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Dave Dietzler wrote:

Here's a copy of my message sent to Peter Kokh.  He likes to know what we're up to.

Forwarded Message


Wed, Nov 9, 2005


Dave Dietzler"


Moon Society Meeting 11/9


Peter Kokh, MMM

We had some stimulating discussion tonight that took off when we we started talking about extremophiles. This lead to some discussion about hot Jupiters. Of the small percentage of stars monitored for exoplanets, most have hot Jupiters. This doesn't bode well for Earth type planets but the possibility of rogue planets tossed out by these hot Joves increases. Since Greek myth says that an angry Jove tossed Hephaestus (Vulcan in the Roman tongue, also Mulciber in other languages) from Olympus and he fell for nine days like an anvil from the sky, perhaps we could call some of these rogue worlds, should they exist, Vulcanoids or Mulcibers. Since Vulcanoid has already been taken for worlds closer than Mercury, perhaps Mulcibers...

It seems that of the small percentage of G-type suns studied, most have hot Jupiters. One argument was put forth that the technique is most sensitive to this kind of world. Another argument was made that of those stars studied almost all had hot-Js, thus it's sort of like a Gallup poll. If 5% are asked who do you want to vote for and most say Mr. J, then it's likely that most voters will pick Mr. J. Whether or not sky surveys are like a random sample based poll I do not know. It looks to me now that solar systems like ours are rare. I'm not fully certain what's going on. I haven't seen the stats.

I had discounted the possibility of life around red dwarfs which compose 80% of the stars in the galaxy, but heard some good news.


Though the life zone near a red dwarf is narrow, there are so many red dwarfs that the chances of a planet in our galaxy being in the life zone is as high as a planet being in the wider life zone of our less common type of Sun.


Many red dwarfs give off x-ray flares with an x-ray intensity over 100,000 times that of a flare on our Sun; however, after a billion years these stars settle down.


Although a planet in the life zone of a red dwarf will probably be tidally locked, atmospheric circulation between the sun side and dark side is posssible.

I can only add:


The life zone might be wider than we think. After discussing extremophiles I don't doubt that it is.


Can't beat those x-rays but there is a bacterium called radiodurans that has amazing radiation resistance because it has so many copies of its own DNA. Also, life can evolve underwater and underground, shielded from x-rays. Finally, there wasn't much life on Earth during its first billion years and metazoic life as well as most species have evolved in the past 550 million years. Before that there were just protozoans for billions of years.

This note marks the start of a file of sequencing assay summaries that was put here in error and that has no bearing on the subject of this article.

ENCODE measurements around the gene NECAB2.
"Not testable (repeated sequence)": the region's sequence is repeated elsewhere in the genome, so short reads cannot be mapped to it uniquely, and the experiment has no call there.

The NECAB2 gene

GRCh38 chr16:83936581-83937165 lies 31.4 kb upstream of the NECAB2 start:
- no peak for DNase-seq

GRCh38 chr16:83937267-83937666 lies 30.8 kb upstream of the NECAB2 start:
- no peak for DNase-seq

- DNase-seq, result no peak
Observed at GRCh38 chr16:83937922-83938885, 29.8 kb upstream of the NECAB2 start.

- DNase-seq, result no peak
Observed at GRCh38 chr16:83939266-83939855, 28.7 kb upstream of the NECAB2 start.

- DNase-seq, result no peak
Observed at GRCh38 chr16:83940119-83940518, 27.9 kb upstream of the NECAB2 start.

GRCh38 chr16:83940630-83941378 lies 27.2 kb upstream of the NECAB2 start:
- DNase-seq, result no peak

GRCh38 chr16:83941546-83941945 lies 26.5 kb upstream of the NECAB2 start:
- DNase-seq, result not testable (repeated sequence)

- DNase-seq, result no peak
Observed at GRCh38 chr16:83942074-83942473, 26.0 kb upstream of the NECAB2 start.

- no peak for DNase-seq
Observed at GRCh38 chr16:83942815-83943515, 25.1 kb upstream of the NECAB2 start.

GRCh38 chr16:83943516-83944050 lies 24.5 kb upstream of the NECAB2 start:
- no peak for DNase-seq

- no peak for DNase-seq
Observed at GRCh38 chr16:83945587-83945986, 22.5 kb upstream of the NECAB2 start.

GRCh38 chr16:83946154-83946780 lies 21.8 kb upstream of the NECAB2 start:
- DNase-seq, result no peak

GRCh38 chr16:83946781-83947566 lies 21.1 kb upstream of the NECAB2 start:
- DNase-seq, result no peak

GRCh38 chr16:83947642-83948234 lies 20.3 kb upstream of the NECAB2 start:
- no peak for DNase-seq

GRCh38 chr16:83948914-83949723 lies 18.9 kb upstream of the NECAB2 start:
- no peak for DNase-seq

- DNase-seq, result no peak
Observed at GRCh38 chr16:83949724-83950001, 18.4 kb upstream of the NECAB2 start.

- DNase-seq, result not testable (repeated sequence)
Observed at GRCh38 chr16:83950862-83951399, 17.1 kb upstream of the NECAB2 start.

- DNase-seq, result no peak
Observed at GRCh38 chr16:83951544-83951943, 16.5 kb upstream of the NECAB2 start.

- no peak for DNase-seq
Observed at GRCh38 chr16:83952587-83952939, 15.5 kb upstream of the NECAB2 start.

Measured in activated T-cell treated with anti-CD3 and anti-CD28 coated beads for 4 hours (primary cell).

Circulation between sun side and night side seems plausible to me. Venus is almost tidally locked and there are winds that circle the planet every four days.

Imagine intelligent life on a tidally locked world evolving on the sun side and eventually exploring the dark side and seeing the stars for the first time! What if life on other worlds did get out of the single celled stage earlier than life on Earth did? There could be advanced species billions of years older than advanced multicelluar species on Earth. Many could already be extinct.

Some bacteria have purple chlorophyll. Unlike green chlorophyll that is most sensitive to yellow light at 540 nm as well as some red and blue light, while it reflects green light (that's why you can grow plants under red and blue LEDs but not green lamps, folks), purple chlorophyll is sensitive to red and infrared light at about 1000 nm. Could life on worlds orbiting red dwarfs be based on purple chlorophyll? What unusual sights that would leave to be seen. Worlds bathed in reddish light covered with purple vegetation...Purple chlorophyll can make glucose but not oxygen; however, not all life on Earth needs oxygen. Water seems to be the common denominator.

Finally, could there be life on worlds orbiting hot Jupiters? Earth type planets orbiting a hot-J or even a hot Saturn with rings...what incredible sky sights those would be!! Or Europas and Ganymedes with oceans. At the right distance, might a Jovian moon form a water vapor atmosphere that had enough pressure to keep water liquid, or as ice? Ice reflects much light. Perhaps with the right orbital dynamics a Europa would warm up on the sun side and cool down when eclipsed by the giant planet it orbits to stay in equilibrium and not loose its oceans or ice covered oceans for billions of years. If such worlds exist, and we do too in the future, I know where the editor of MMM is to be found!